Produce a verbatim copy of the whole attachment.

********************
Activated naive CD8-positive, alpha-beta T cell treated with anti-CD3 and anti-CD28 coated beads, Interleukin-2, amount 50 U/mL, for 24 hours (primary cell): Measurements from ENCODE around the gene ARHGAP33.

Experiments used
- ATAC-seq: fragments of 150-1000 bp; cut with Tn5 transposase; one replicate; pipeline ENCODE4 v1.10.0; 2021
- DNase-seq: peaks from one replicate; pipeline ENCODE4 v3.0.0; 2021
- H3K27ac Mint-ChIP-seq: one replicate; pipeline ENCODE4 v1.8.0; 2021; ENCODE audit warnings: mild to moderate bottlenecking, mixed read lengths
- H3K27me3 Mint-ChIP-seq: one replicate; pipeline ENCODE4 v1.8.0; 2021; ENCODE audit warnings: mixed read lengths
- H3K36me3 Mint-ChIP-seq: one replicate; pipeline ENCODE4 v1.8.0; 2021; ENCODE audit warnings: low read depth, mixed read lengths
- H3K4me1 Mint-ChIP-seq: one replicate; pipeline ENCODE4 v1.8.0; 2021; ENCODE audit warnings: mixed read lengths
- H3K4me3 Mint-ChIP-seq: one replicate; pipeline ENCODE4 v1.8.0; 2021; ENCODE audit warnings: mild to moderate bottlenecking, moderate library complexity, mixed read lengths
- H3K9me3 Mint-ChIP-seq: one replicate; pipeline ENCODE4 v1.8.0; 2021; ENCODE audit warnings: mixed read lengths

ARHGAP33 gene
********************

Activated naive CD8-positive, alpha-beta T cell treated with anti-CD3 and anti-CD28 coated beads, Interleukin-2, amount 50 U/mL, for 24 hours (primary cell): Measurements from ENCODE around the gene ARHGAP33.

Experiments used
- ATAC-seq: fragments of 150-1000 bp; cut with Tn5 transposase; one replicate; pipeline ENCODE4 v1.10.0; 2021
- DNase-seq: peaks from one replicate; pipeline ENCODE4 v3.0.0; 2021
- H3K27ac Mint-ChIP-seq: one replicate; pipeline ENCODE4 v1.8.0; 2021; ENCODE audit warnings: mild to moderate bottlenecking, mixed read lengths
- H3K27me3 Mint-ChIP-seq: one replicate; pipeline ENCODE4 v1.8.0; 2021; ENCODE audit warnings: mixed read lengths
- H3K36me3 Mint-ChIP-seq: one replicate; pipeline ENCODE4 v1.8.0; 2021; ENCODE audit warnings: low read depth, mixed read lengths
- H3K4me1 Mint-ChIP-seq: one replicate; pipeline ENCODE4 v1.8.0; 2021; ENCODE audit warnings: mixed read lengths
- H3K4me3 Mint-ChIP-seq: one replicate; pipeline ENCODE4 v1.8.0; 2021; ENCODE audit warnings: mild to moderate bottlenecking, moderate library complexity, mixed read lengths
- H3K9me3 Mint-ChIP-seq: one replicate; pipeline ENCODE4 v1.8.0; 2021; ENCODE audit warnings: mixed read lengths

ARHGAP33 gene